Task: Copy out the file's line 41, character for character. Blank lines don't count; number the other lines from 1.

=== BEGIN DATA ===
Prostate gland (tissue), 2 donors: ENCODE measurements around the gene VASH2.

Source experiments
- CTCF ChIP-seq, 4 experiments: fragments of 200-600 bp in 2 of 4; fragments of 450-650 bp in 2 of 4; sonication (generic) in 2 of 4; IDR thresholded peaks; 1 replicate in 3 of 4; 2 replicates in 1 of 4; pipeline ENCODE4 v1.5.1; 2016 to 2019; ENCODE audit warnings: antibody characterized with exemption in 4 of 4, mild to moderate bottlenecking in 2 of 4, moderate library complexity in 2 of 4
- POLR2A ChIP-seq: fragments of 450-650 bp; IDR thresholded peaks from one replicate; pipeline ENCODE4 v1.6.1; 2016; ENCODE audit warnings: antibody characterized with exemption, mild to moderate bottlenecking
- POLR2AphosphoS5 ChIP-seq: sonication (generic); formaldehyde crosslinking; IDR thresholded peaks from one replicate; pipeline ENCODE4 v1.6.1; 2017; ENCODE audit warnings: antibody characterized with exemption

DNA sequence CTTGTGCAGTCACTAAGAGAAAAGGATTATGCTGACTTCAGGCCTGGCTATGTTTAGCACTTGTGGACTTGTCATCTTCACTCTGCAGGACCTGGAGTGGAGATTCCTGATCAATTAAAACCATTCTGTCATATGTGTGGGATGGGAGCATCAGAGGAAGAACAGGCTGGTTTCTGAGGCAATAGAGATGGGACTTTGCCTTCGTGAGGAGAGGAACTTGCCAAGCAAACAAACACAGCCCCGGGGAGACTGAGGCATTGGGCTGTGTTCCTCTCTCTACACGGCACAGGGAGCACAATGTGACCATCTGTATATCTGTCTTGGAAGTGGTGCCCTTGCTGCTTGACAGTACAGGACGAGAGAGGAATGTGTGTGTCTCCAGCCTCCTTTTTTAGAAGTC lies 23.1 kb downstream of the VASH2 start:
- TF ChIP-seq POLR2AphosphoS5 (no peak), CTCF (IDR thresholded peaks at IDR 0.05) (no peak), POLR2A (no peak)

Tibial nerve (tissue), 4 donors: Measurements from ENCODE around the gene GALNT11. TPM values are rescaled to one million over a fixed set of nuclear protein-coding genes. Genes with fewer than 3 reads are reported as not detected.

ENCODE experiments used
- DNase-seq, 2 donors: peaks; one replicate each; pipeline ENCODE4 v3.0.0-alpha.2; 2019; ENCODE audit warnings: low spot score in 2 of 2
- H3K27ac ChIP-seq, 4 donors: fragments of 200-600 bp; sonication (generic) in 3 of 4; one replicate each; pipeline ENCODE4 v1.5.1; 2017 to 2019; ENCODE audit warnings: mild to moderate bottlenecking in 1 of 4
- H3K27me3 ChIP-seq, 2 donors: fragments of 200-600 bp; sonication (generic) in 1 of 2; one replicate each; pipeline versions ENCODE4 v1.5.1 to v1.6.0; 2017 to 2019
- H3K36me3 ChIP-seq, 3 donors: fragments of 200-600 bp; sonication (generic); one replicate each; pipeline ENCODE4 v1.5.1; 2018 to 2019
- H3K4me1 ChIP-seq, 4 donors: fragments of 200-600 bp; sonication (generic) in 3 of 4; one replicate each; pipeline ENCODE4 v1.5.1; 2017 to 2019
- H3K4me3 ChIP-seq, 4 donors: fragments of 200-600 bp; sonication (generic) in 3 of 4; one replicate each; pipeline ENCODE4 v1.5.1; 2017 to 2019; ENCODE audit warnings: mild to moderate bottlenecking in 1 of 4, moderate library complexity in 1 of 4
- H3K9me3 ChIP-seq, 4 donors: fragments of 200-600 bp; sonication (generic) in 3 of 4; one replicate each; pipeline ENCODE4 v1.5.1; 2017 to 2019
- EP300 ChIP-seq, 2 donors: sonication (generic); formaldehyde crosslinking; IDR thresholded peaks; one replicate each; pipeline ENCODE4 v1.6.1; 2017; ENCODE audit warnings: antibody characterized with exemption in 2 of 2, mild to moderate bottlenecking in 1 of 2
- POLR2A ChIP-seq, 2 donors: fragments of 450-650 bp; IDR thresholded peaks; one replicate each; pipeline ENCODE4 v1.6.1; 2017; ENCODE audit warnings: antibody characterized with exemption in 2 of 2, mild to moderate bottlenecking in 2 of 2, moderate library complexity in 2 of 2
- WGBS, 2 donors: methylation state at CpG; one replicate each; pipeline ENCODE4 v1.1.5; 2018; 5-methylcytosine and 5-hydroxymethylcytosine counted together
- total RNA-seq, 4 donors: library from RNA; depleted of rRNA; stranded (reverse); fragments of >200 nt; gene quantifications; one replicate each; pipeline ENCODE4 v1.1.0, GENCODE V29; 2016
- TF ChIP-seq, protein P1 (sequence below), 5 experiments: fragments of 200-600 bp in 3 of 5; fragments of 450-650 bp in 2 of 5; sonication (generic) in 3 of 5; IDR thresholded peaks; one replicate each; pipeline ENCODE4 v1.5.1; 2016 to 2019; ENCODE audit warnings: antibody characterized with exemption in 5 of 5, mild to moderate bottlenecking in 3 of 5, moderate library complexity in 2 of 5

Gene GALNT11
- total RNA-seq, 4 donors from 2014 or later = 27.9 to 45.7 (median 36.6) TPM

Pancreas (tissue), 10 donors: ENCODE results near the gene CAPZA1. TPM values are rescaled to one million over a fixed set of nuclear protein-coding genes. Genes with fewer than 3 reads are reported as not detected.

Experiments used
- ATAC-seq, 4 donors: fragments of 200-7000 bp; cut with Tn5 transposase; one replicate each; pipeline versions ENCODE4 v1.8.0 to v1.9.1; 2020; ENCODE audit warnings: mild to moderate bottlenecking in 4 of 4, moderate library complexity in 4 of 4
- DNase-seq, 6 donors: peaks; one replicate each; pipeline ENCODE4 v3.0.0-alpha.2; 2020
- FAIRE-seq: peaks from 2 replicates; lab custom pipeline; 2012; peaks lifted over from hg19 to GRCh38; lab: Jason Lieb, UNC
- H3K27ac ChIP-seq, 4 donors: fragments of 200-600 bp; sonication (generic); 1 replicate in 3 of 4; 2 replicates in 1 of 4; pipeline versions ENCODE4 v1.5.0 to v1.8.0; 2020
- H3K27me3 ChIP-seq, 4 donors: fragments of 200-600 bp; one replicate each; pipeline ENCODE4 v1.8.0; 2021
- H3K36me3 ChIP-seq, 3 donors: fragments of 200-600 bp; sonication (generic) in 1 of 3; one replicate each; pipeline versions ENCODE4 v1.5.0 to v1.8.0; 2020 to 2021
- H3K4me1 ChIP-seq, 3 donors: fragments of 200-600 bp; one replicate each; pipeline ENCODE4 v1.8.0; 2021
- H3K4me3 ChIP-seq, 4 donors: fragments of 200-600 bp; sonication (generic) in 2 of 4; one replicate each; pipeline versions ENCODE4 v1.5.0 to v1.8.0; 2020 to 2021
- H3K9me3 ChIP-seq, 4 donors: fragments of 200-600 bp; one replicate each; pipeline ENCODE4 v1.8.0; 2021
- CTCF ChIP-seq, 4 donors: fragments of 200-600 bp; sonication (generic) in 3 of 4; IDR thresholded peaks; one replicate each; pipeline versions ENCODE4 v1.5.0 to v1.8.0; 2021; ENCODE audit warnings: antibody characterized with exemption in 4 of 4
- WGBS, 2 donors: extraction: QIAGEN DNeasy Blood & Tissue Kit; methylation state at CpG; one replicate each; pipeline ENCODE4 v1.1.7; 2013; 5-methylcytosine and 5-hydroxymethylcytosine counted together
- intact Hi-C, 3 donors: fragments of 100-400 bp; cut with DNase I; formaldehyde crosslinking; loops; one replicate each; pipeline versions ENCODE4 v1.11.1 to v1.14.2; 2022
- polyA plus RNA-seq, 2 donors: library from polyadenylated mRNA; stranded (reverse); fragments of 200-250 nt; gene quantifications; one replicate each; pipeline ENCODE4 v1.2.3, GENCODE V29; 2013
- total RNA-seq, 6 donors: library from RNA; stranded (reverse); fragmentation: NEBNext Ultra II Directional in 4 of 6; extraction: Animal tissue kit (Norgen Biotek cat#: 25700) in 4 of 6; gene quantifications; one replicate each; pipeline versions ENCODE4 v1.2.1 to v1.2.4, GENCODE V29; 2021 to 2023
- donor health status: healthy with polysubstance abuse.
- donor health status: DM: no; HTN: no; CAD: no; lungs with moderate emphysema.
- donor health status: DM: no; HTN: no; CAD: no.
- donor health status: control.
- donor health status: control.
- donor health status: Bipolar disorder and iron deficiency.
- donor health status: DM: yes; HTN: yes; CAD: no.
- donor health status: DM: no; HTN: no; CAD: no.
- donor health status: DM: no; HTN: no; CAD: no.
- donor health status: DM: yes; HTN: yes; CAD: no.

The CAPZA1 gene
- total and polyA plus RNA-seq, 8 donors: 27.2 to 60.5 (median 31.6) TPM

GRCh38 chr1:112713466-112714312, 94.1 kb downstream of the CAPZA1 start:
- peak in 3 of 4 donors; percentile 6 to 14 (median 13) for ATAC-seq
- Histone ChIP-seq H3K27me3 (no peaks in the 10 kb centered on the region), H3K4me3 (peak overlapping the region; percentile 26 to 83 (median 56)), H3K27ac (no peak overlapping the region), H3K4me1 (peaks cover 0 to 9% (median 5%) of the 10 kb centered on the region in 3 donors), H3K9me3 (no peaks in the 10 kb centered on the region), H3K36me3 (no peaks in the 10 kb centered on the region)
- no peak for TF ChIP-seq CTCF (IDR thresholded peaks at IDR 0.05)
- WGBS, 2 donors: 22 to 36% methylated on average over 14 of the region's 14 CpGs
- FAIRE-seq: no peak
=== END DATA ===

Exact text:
- donor health status: DM: no; HTN: no; CAD: no; lungs with moderate emphysema.